8. Zortea et al.: Performance of a dermoscopy-based computer vision system for the diagnosis of pigmented skin lesions compared with visual evaluation by experienced dermatologists. Artif Intell Med 2014;60:13-26. PMID: 24382424. DOI.
  9. Blum et al.: Digital image analysis for diagnosis of cutaneous melanoma. Development of a highly effective computer algorithmIn mathematics and computer science, an algorithm (Listeni/ˈælɡərɪðəm/ AL-gə-ri-dhəm) is a self-contained sequence of actions to be performed. Algorithms can perform calculation, data processing and automated reasoning tasks. based on analysis of 837 melanocytic lesions. Br. J. Dermatol. 2004;151:1029-38. PMID: 15541081. DOI.
  10. Menzies et al.: The performance of SolarScan: an automated dermoscopy image analysis instrument for the diagnosis of primary melanoma. Arch Dermatol 2005;141:1388-96. PMID: 16301386. DOI.
  11. Rubegni et al.: Evaluation of cutaneous melanoma thickness by digital dermoscopyDermoscopy using digital images. This is used for telemedicine and monitoring. analysis: a retrospective study. MelanomaThis glossary term has not yet been described. Res. 2010;20:212-7. PMID: 20375922. DOI.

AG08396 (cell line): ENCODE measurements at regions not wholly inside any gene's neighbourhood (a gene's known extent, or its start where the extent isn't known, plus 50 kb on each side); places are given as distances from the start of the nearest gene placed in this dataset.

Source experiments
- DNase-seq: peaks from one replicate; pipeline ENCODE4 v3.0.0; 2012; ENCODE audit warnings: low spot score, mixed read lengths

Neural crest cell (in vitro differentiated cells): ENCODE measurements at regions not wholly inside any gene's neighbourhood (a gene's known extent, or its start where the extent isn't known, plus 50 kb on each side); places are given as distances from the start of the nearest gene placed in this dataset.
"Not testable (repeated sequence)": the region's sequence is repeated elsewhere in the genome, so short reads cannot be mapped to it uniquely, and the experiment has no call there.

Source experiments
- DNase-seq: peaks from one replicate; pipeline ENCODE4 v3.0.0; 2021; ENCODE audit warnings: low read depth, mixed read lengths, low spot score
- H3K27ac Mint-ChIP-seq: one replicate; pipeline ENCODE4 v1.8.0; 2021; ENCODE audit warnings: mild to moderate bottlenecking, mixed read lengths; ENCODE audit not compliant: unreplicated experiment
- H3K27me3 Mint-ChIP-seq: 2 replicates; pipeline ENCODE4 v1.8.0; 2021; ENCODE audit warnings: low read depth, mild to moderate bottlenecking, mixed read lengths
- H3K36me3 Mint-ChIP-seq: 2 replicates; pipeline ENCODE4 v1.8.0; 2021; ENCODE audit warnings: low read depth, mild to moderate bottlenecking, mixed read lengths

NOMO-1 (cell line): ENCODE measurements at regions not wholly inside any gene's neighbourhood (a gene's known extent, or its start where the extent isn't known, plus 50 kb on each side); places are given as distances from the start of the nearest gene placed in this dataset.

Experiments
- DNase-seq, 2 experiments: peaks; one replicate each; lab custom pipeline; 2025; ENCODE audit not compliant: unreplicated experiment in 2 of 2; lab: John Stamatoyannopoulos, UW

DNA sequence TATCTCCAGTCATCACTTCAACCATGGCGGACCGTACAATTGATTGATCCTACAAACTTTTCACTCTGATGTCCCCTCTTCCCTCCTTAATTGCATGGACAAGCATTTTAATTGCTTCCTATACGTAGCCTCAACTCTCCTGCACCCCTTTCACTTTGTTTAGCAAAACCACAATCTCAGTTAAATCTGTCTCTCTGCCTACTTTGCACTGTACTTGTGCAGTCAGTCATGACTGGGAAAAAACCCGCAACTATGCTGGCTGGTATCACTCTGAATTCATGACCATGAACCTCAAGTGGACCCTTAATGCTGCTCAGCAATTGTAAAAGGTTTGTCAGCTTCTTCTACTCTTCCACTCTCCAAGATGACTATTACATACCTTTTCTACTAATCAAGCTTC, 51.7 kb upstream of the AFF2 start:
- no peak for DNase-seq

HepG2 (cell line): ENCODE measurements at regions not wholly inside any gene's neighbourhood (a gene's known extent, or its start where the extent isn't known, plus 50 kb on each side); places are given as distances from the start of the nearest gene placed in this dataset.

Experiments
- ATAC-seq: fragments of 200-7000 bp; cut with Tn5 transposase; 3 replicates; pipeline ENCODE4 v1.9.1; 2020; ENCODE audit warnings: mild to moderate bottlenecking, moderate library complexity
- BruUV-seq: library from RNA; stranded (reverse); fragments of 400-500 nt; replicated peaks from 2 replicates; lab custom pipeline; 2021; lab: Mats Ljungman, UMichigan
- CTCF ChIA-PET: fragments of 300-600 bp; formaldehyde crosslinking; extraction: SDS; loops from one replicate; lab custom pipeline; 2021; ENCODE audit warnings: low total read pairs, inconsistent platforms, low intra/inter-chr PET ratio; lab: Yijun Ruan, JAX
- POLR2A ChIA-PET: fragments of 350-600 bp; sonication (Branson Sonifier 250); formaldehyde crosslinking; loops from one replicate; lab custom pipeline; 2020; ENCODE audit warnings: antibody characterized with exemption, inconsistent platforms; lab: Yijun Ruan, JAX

12. Masood & Al-Jumaily: Computer aided diagnostic support system for skin cancer: a review of techniques and algorithms. Int J Biomed ImagingThis glossary term has not yet been described. 2013;2013:323268. PMID: 24575126. DOI.
  13. Rajpara et al.: Systematic review of dermoscopy and digital dermoscopy/ artificial intelligence for the diagnosis of melanoma. Br. J. Dermatol. 2009;161:591-604. PMID: 19302072. DOI.
  14. Maglogiannis & Doukas: Overview of advanced computer vision systems for skin lesions characterization. IEEE Trans Inf Technol Biomed 2009;13:721-33. PMID: 19304487. DOI.
  15. Esteva et al.: Dermatologist-level classification of skin cancer with deep neural networks. Nature 2017;542:115-118. PMID: 28117445. DOI.
  16. March et al.: Practical application of new technologies for melanoma diagnosis: Part I. Noninvasive approaches. J. Am. Acad. Dermatol. 2015;72:929-41; quiz 941-2. PMID: 25980998. DOI.